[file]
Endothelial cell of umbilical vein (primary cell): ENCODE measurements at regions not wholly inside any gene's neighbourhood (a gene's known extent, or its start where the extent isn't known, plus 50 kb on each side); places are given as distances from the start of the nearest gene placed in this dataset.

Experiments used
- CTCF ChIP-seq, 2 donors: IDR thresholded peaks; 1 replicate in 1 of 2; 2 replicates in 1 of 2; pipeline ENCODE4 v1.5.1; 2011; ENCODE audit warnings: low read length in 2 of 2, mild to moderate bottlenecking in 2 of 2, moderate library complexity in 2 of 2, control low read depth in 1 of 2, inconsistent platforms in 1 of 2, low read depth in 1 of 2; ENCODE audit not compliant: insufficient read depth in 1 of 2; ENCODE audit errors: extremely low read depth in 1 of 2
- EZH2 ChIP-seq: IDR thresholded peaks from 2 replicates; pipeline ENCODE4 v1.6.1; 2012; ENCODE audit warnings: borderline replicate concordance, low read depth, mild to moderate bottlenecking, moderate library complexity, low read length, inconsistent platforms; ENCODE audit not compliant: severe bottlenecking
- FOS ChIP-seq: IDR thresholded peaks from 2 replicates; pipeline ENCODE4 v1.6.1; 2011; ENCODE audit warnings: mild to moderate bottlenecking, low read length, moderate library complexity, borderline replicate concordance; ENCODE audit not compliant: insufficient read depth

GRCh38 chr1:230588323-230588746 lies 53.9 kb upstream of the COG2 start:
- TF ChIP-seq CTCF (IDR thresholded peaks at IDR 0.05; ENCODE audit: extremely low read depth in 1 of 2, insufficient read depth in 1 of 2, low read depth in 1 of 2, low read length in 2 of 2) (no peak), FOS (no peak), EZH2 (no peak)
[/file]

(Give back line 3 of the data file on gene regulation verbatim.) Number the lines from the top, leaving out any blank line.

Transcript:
- CTCF ChIP-seq, 2 donors: IDR thresholded peaks; 1 replicate in 1 of 2; 2 replicates in 1 of 2; pipeline ENCODE4 v1.5.1; 2011; ENCODE audit warnings: low read length in 2 of 2, mild to moderate bottlenecking in 2 of 2, moderate library complexity in 2 of 2, control low read depth in 1 of 2, inconsistent platforms in 1 of 2, low read depth in 1 of 2; ENCODE audit not compliant: insufficient read depth in 1 of 2; ENCODE audit errors: extremely low read depth in 1 of 2